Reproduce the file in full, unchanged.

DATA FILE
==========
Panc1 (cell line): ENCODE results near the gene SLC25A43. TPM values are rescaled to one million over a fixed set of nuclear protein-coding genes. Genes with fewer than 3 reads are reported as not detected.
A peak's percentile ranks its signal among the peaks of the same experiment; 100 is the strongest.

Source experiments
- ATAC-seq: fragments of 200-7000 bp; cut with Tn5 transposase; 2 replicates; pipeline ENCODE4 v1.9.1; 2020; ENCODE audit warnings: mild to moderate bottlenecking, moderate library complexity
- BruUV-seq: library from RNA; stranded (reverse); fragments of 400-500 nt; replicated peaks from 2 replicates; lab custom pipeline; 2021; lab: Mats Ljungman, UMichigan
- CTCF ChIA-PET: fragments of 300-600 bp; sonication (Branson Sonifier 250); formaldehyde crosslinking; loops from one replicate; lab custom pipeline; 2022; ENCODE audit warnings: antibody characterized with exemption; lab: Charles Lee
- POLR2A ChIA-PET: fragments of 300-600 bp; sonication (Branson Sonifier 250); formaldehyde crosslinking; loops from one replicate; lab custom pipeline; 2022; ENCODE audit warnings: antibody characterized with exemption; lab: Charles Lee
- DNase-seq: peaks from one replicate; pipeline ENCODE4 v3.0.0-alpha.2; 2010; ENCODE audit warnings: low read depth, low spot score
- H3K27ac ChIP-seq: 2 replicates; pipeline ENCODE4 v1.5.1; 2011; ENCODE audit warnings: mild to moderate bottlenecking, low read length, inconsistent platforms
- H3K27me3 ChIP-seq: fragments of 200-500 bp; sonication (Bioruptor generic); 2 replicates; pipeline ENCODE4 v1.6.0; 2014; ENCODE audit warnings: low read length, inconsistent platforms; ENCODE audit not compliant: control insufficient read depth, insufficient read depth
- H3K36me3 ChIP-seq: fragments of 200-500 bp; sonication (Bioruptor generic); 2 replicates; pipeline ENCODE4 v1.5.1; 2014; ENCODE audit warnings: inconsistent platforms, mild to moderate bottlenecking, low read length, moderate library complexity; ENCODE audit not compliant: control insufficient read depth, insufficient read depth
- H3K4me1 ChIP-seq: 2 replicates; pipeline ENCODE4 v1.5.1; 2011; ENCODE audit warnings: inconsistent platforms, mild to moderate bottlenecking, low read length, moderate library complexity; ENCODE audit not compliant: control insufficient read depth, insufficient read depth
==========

Panc1 (cell line): ENCODE results near the gene SLC25A43. TPM values are rescaled to one million over a fixed set of nuclear protein-coding genes. Genes with fewer than 3 reads are reported as not detected.
A peak's percentile ranks its signal among the peaks of the same experiment; 100 is the strongest.

Source experiments
- ATAC-seq: fragments of 200-7000 bp; cut with Tn5 transposase; 2 replicates; pipeline ENCODE4 v1.9.1; 2020; ENCODE audit warnings: mild to moderate bottlenecking, moderate library complexity
- BruUV-seq: library from RNA; stranded (reverse); fragments of 400-500 nt; replicated peaks from 2 replicates; lab custom pipeline; 2021; lab: Mats Ljungman, UMichigan
- CTCF ChIA-PET: fragments of 300-600 bp; sonication (Branson Sonifier 250); formaldehyde crosslinking; loops from one replicate; lab custom pipeline; 2022; ENCODE audit warnings: antibody characterized with exemption; lab: Charles Lee
- POLR2A ChIA-PET: fragments of 300-600 bp; sonication (Branson Sonifier 250); formaldehyde crosslinking; loops from one replicate; lab custom pipeline; 2022; ENCODE audit warnings: antibody characterized with exemption; lab: Charles Lee
- DNase-seq: peaks from one replicate; pipeline ENCODE4 v3.0.0-alpha.2; 2010; ENCODE audit warnings: low read depth, low spot score
- H3K27ac ChIP-seq: 2 replicates; pipeline ENCODE4 v1.5.1; 2011; ENCODE audit warnings: mild to moderate bottlenecking, low read length, inconsistent platforms
- H3K27me3 ChIP-seq: fragments of 200-500 bp; sonication (Bioruptor generic); 2 replicates; pipeline ENCODE4 v1.6.0; 2014; ENCODE audit warnings: low read length, inconsistent platforms; ENCODE audit not compliant: control insufficient read depth, insufficient read depth
- H3K36me3 ChIP-seq: fragments of 200-500 bp; sonication (Bioruptor generic); 2 replicates; pipeline ENCODE4 v1.5.1; 2014; ENCODE audit warnings: inconsistent platforms, mild to moderate bottlenecking, low read length, moderate library complexity; ENCODE audit not compliant: control insufficient read depth, insufficient read depth
- H3K4me1 ChIP-seq: 2 replicates; pipeline ENCODE4 v1.5.1; 2011; ENCODE audit warnings: inconsistent platforms, mild to moderate bottlenecking, low read length, moderate library complexity; ENCODE audit not compliant: control insufficient read depth, insufficient read depth